Any requests sent out from the server will not be hindered in any way.
Windows Firewall blocks all incoming traffic except for traffic that is in responses to a request.This means that if you make a request to Google, Google’s inbound reply to your outbound request will not be blocked.
Windows Firewall blocks all other traffic.
This means that any traffic not explicitly allow is blocked in the firewall.
There are two kinds of exceptions included in the basic firewall behavior: Port Exceptions and Program Exception.
Port exceptions are linked to a port you open via a firewall rule or, a port you open that is limited by IP via a firewall rule.
Windows Firewall does not block inbound traffic that is routed through a port you have specifically opened.
If you have opened port 2302 (UDP) to play Halo: Combat Evolved, (because who doesn’t love a little Halo action) the firewall rule will allow the game’s info to be transmitted back and forth over the internet without interference.
Open a Port in the Firewall
In the Windows Firewall with Advanced Security window, right-click Inbound Rules, and then click New Rule in the action pane.
Rule Type dialog box, select Port and then click Next.
In the Protocol and Ports dialog box, select TCP. Then select Specific local ports, and then type the port number.
In the Action dialog box, select Allow the connection and then click Next.
In the Profile dialog box, select any profiles that apply and then click Next.
In the Name dialog box, type a name and description for this rule, and then click Finish.
At this point, you will be dropped back to the main firewall screen. You will now see a new rule in the Main Firewall rules in the center section,as well as a new listing in the right window panel.
Close a Port in the Firewall
To remove a specific rule, start at the basic firewall view.
Select Inbound Rules in the top left window panel.
Select the rule you would like to remove and either right-click the rule and click delete or…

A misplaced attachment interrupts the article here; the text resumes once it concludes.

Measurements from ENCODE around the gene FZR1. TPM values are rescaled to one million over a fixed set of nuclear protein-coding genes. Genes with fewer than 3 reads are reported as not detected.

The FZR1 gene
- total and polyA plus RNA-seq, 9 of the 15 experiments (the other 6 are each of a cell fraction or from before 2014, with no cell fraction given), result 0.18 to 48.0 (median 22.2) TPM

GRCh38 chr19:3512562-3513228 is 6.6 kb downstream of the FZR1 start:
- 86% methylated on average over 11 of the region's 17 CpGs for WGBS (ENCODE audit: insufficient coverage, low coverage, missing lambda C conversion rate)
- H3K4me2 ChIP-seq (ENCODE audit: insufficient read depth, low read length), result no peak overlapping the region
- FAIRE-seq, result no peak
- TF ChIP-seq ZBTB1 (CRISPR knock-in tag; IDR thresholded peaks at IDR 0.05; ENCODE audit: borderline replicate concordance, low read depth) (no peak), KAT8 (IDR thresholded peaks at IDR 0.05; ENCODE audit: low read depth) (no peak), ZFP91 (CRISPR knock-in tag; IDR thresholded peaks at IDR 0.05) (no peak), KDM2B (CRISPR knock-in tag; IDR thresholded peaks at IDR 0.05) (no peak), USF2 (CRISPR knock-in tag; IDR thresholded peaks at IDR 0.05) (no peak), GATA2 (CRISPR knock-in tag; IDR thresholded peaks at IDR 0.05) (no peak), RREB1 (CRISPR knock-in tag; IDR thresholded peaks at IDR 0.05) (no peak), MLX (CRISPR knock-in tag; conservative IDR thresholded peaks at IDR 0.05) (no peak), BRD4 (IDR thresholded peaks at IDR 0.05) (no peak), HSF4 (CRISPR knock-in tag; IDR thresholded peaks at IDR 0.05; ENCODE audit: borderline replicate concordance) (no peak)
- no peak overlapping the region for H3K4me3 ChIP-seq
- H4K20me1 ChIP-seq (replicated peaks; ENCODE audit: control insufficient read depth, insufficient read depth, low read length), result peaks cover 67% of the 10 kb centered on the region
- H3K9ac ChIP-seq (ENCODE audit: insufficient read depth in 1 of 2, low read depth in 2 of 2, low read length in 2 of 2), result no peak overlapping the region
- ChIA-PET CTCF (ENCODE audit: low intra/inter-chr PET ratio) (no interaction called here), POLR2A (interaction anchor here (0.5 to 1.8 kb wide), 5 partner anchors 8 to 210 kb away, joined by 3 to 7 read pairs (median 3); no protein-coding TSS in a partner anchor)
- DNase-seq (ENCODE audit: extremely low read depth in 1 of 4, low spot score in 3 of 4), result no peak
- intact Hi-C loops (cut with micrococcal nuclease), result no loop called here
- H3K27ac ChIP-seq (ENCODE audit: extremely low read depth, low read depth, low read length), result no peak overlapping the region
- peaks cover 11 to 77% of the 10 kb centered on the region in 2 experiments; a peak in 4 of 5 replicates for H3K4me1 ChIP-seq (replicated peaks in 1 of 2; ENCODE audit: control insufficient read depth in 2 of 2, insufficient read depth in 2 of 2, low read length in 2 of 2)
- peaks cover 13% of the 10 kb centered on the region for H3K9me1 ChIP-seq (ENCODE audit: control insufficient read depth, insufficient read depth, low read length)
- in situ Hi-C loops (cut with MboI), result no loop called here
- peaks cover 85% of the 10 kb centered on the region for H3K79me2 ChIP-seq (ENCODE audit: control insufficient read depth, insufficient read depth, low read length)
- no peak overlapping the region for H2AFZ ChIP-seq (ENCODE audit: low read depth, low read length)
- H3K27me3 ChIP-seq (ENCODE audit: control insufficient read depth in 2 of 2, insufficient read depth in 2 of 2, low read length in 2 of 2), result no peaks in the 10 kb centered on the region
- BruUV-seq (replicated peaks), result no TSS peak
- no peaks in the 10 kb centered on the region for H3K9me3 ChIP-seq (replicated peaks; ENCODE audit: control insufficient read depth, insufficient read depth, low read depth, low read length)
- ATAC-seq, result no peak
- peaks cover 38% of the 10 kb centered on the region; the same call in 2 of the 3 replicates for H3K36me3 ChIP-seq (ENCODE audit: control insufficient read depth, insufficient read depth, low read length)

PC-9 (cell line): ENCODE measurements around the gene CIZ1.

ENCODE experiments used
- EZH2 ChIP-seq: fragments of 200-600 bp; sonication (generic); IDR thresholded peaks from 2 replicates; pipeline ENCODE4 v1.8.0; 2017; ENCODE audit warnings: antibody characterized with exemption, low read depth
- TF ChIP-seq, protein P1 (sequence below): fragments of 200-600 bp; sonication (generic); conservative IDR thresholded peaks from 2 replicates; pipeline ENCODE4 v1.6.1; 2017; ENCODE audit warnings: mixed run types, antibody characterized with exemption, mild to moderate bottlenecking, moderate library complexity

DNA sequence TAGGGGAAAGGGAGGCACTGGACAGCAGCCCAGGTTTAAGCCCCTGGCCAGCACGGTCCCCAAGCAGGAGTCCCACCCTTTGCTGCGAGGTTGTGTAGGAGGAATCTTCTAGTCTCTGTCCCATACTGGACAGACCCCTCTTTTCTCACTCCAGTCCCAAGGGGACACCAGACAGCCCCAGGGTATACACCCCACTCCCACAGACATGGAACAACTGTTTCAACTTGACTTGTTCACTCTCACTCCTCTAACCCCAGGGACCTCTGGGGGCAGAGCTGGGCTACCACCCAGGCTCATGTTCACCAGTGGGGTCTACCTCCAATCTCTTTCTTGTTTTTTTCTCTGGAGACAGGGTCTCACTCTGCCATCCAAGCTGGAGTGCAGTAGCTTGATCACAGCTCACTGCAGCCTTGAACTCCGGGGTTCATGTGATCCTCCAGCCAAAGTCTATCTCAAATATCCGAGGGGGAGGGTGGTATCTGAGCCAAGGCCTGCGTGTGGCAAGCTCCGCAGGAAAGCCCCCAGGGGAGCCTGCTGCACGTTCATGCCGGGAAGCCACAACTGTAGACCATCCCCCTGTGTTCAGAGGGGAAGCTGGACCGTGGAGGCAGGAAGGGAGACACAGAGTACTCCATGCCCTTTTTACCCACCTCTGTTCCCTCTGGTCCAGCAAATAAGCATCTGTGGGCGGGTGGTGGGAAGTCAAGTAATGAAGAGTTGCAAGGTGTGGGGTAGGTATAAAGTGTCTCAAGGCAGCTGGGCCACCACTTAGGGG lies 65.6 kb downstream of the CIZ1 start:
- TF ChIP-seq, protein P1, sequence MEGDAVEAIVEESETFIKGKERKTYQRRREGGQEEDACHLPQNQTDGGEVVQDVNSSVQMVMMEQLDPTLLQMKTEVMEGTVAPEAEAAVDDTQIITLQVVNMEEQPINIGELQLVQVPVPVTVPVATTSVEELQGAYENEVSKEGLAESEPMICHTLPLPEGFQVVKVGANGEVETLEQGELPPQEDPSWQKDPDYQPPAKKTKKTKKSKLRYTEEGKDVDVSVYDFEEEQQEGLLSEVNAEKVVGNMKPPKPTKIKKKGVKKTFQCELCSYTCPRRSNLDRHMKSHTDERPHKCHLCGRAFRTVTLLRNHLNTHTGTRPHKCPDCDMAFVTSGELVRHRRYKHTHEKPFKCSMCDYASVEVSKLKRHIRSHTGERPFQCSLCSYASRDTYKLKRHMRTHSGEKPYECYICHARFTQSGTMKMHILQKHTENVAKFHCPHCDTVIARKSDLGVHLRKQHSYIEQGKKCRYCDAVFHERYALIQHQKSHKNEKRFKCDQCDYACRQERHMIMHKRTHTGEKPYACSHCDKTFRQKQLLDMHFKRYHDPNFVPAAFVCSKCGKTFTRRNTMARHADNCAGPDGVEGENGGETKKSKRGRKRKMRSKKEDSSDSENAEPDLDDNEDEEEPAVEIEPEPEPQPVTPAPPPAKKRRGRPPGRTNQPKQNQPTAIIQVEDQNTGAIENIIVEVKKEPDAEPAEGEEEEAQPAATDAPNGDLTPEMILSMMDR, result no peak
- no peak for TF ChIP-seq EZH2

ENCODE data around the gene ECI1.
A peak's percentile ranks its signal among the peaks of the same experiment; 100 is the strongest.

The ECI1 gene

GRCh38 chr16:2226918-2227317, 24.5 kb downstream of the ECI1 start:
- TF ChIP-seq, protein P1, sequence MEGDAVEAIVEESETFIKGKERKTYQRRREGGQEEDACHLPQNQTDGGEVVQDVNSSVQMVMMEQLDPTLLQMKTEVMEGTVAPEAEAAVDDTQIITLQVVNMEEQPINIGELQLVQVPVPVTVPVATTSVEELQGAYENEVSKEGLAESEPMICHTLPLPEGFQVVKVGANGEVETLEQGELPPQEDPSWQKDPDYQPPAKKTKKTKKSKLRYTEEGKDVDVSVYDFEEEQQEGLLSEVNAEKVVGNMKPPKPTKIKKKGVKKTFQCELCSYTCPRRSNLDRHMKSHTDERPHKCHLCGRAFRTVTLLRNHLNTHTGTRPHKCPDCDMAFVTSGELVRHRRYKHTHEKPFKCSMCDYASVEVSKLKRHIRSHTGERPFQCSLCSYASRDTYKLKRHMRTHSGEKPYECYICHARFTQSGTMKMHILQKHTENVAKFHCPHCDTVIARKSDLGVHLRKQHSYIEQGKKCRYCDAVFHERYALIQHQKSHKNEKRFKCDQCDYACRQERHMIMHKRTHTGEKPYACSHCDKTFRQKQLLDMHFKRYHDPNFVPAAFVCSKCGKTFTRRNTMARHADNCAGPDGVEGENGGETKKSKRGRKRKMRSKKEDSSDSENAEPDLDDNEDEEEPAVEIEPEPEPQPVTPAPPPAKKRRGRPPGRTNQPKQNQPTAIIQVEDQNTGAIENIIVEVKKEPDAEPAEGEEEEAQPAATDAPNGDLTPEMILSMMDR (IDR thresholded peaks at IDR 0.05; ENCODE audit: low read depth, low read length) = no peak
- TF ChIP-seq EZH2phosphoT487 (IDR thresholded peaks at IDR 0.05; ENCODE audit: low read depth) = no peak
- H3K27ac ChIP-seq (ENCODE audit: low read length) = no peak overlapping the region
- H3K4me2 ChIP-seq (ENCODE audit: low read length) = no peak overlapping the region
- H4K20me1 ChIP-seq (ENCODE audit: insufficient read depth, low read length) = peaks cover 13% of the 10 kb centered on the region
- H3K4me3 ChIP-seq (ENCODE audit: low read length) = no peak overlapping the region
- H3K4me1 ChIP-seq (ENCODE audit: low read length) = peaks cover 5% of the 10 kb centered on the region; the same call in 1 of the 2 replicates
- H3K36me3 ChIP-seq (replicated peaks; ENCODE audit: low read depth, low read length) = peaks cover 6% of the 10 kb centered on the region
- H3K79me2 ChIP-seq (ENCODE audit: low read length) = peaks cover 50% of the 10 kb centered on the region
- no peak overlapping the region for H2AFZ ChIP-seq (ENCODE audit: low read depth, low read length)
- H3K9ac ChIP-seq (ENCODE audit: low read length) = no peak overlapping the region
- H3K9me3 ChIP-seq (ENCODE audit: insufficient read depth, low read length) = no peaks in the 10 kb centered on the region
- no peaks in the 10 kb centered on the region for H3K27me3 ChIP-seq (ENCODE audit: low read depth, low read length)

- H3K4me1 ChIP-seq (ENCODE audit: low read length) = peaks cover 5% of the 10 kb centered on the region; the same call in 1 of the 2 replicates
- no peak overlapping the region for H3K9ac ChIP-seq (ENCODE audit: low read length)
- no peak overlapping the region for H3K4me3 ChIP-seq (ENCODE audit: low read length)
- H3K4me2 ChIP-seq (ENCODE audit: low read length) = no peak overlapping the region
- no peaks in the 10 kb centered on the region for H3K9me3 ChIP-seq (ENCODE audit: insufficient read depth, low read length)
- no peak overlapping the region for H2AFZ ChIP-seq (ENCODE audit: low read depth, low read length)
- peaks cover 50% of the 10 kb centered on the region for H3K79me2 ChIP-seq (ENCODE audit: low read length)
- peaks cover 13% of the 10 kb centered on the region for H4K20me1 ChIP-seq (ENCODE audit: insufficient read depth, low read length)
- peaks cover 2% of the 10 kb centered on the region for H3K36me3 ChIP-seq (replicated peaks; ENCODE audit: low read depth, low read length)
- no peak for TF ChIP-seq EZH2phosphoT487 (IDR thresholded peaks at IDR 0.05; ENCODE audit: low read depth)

Select the rule from the right-hand window pane (in this case, FTP 21), and click on Delete.
A dialog box will pop up asking you to confirm the rule removal, click Yes.
A program exception is where a firewall rule is set up to ignore inbound and outbound traffic from a specific program. Windows Firewall will let you create firewall rules to allow traffic through a specific port from a limited range of IP addresses. Let’s say you want to upload a picture via FTP to your server from your home and your IP address range used is 10.0.0.1 – 10.0.0.5. You can link that newly opened port to accept only IP’s in the range of 10.0.0.1 – 10.0.0.5 so only those IP’s can reach the server via FTP.
Open a Port in the Firewall for a Program:
Click on the “Inbound Rules” option on the top left of the firewall interface. Then, click on the “New rule…”
Under “Rule Type”, select the option “Program” and then click “Next”.
Next, select the option “This Program path” and click “Next”.
In this field, you can begin typing the path/location of the program to allow. In this case, we selected Windows Mail and click “Next”.
Next, we select the option “Allow the connection” and then click “Next”.
Select the profile the rule will be applied to. (We have allowed all three for demonstration purposes. Your selection may vary.)
Select a name and description for this rule and then Click “Finish”.
At this point, you will be dropped back to the main firewall screen. You will now see a new rule in the Main Firewall rules in the center section, as well as a new listing in the right window pane
Close A Port in the Firewall for a Program
Removing a port for a specific program is a lot easier than opening it! To remove an existing rule for a program:
Go back into the firewall’s main interface
Click on “Inbound Rules” in the left window pane.
Select the rule you would like to remove (we are going to remove the FTP rule we added earlier). Rght-click on the rule which will open a context menu. Then click Delete.
Another dialog box will pop up asking you to confirm the rule removal, click yes.
In summary, the windows firewall passes all outgoing traffic and allows incoming responses to that outbound traffic, allows incoming port/program exceptions and rejects all other incoming traffic. Overall, the windows firewall is a robust, easily configurable security feature that will provide the needed levels of protection to keep your server safe.